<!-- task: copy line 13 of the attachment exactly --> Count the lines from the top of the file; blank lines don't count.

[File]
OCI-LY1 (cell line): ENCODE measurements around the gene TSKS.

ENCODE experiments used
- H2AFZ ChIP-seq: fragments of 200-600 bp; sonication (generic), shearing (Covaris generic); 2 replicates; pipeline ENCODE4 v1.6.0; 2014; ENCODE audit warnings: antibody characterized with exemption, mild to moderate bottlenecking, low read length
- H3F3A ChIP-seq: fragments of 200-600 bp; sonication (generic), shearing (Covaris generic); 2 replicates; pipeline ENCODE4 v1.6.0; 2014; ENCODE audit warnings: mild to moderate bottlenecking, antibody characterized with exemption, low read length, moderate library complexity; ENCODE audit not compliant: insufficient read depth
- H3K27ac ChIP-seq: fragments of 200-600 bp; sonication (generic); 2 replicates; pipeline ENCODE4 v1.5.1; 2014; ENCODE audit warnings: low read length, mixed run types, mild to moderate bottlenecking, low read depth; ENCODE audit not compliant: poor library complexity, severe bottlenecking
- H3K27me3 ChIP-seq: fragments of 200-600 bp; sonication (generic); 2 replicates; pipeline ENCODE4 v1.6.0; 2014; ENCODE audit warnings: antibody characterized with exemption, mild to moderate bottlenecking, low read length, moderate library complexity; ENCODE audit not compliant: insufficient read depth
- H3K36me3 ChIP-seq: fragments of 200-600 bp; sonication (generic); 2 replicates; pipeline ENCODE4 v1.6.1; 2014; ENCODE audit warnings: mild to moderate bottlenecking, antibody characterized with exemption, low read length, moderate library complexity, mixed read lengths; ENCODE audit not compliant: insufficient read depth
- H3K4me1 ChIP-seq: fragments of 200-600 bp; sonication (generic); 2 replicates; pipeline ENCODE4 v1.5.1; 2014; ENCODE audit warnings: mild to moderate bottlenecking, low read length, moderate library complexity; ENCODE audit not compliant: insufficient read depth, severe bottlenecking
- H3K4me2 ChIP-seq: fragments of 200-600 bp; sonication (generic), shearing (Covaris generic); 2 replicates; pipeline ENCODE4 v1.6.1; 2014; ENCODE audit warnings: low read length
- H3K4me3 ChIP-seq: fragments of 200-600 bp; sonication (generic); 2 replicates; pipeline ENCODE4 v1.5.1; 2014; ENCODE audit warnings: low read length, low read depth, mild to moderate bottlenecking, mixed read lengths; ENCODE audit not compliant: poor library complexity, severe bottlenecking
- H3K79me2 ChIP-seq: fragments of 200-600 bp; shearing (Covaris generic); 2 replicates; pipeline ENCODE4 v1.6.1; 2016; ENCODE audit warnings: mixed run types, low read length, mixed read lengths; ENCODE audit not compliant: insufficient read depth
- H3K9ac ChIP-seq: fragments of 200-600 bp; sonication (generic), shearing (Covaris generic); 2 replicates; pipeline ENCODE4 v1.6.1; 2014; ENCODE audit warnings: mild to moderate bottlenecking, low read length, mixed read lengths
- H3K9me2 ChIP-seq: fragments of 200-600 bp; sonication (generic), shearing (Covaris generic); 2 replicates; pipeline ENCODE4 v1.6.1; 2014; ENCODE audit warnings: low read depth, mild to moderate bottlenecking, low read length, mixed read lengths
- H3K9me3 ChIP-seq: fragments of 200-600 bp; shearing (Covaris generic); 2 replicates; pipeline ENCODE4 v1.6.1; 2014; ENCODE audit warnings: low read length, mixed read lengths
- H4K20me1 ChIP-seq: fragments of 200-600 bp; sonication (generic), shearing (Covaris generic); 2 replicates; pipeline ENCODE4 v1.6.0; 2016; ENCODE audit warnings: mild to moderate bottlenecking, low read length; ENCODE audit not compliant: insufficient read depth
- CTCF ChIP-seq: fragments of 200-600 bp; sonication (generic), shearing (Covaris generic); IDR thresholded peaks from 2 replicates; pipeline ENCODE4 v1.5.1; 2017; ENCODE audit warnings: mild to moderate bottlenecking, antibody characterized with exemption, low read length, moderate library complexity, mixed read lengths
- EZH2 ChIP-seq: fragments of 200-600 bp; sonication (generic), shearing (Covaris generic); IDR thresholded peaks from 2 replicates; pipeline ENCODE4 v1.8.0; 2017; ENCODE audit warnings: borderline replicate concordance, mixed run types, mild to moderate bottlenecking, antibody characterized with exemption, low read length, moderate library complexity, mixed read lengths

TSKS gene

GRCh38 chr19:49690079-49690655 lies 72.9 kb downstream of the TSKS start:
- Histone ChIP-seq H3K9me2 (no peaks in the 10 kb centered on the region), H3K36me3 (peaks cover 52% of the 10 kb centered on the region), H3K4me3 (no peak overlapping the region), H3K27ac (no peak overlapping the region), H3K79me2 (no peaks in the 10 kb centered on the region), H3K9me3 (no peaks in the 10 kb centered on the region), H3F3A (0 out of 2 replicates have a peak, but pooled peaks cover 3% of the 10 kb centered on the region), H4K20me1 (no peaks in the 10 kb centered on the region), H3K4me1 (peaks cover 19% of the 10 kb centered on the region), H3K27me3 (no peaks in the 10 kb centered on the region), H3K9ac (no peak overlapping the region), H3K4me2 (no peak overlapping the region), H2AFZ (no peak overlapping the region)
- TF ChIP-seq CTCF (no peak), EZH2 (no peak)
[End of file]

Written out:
- H3K9me2 ChIP-seq: fragments of 200-600 bp; sonication (generic), shearing (Covaris generic); 2 replicates; pipeline ENCODE4 v1.6.1; 2014; ENCODE audit warnings: low read depth, mild to moderate bottlenecking, low read length, mixed read lengths